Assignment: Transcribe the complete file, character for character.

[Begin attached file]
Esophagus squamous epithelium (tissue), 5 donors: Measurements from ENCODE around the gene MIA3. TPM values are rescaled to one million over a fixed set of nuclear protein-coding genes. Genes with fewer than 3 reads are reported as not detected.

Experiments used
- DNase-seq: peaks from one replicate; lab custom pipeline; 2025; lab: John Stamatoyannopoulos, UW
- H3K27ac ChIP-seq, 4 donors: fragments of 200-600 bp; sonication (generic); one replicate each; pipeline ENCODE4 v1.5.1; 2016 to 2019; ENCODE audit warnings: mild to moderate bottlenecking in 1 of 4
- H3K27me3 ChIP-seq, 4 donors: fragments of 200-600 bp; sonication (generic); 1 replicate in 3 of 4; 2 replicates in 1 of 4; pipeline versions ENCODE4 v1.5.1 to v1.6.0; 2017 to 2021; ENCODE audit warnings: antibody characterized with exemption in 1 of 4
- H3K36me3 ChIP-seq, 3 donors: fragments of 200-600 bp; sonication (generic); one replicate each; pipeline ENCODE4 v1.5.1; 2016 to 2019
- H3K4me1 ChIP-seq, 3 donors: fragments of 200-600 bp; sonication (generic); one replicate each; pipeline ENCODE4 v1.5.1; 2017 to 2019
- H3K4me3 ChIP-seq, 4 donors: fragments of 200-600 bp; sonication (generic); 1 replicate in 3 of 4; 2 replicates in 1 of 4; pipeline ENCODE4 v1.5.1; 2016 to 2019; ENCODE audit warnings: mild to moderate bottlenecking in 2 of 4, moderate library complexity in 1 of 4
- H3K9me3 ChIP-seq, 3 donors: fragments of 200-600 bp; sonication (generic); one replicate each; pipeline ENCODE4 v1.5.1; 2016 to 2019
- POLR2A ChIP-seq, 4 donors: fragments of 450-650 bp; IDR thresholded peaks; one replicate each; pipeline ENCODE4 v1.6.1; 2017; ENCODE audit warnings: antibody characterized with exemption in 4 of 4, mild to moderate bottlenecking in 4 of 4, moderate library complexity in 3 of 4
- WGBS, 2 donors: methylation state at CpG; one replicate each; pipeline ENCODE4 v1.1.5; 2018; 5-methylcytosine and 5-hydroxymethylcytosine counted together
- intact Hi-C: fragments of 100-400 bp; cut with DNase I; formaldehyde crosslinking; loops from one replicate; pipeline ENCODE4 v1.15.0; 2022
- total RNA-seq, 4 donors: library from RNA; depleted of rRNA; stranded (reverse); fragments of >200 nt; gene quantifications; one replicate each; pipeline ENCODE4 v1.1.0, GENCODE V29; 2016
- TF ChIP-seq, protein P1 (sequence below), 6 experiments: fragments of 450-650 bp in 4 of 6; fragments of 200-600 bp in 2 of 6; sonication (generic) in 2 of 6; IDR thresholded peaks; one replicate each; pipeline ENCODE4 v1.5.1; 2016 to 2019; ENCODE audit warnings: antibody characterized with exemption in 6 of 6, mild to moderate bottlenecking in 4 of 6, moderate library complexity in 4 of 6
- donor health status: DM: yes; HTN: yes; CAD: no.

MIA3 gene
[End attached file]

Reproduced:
Esophagus squamous epithelium (tissue), 5 donors: Measurements from ENCODE around the gene MIA3. TPM values are rescaled to one million over a fixed set of nuclear protein-coding genes. Genes with fewer than 3 reads are reported as not detected.

Experiments used
- DNase-seq: peaks from one replicate; lab custom pipeline; 2025; lab: John Stamatoyannopoulos, UW
- H3K27ac ChIP-seq, 4 donors: fragments of 200-600 bp; sonication (generic); one replicate each; pipeline ENCODE4 v1.5.1; 2016 to 2019; ENCODE audit warnings: mild to moderate bottlenecking in 1 of 4
- H3K27me3 ChIP-seq, 4 donors: fragments of 200-600 bp; sonication (generic); 1 replicate in 3 of 4; 2 replicates in 1 of 4; pipeline versions ENCODE4 v1.5.1 to v1.6.0; 2017 to 2021; ENCODE audit warnings: antibody characterized with exemption in 1 of 4
- H3K36me3 ChIP-seq, 3 donors: fragments of 200-600 bp; sonication (generic); one replicate each; pipeline ENCODE4 v1.5.1; 2016 to 2019
- H3K4me1 ChIP-seq, 3 donors: fragments of 200-600 bp; sonication (generic); one replicate each; pipeline ENCODE4 v1.5.1; 2017 to 2019
- H3K4me3 ChIP-seq, 4 donors: fragments of 200-600 bp; sonication (generic); 1 replicate in 3 of 4; 2 replicates in 1 of 4; pipeline ENCODE4 v1.5.1; 2016 to 2019; ENCODE audit warnings: mild to moderate bottlenecking in 2 of 4, moderate library complexity in 1 of 4
- H3K9me3 ChIP-seq, 3 donors: fragments of 200-600 bp; sonication (generic); one replicate each; pipeline ENCODE4 v1.5.1; 2016 to 2019
- POLR2A ChIP-seq, 4 donors: fragments of 450-650 bp; IDR thresholded peaks; one replicate each; pipeline ENCODE4 v1.6.1; 2017; ENCODE audit warnings: antibody characterized with exemption in 4 of 4, mild to moderate bottlenecking in 4 of 4, moderate library complexity in 3 of 4
- WGBS, 2 donors: methylation state at CpG; one replicate each; pipeline ENCODE4 v1.1.5; 2018; 5-methylcytosine and 5-hydroxymethylcytosine counted together
- intact Hi-C: fragments of 100-400 bp; cut with DNase I; formaldehyde crosslinking; loops from one replicate; pipeline ENCODE4 v1.15.0; 2022
- total RNA-seq, 4 donors: library from RNA; depleted of rRNA; stranded (reverse); fragments of >200 nt; gene quantifications; one replicate each; pipeline ENCODE4 v1.1.0, GENCODE V29; 2016
- TF ChIP-seq, protein P1 (sequence below), 6 experiments: fragments of 450-650 bp in 4 of 6; fragments of 200-600 bp in 2 of 6; sonication (generic) in 2 of 6; IDR thresholded peaks; one replicate each; pipeline ENCODE4 v1.5.1; 2016 to 2019; ENCODE audit warnings: antibody characterized with exemption in 6 of 6, mild to moderate bottlenecking in 4 of 6, moderate library complexity in 4 of 6
- donor health status: DM: yes; HTN: yes; CAD: no.

MIA3 gene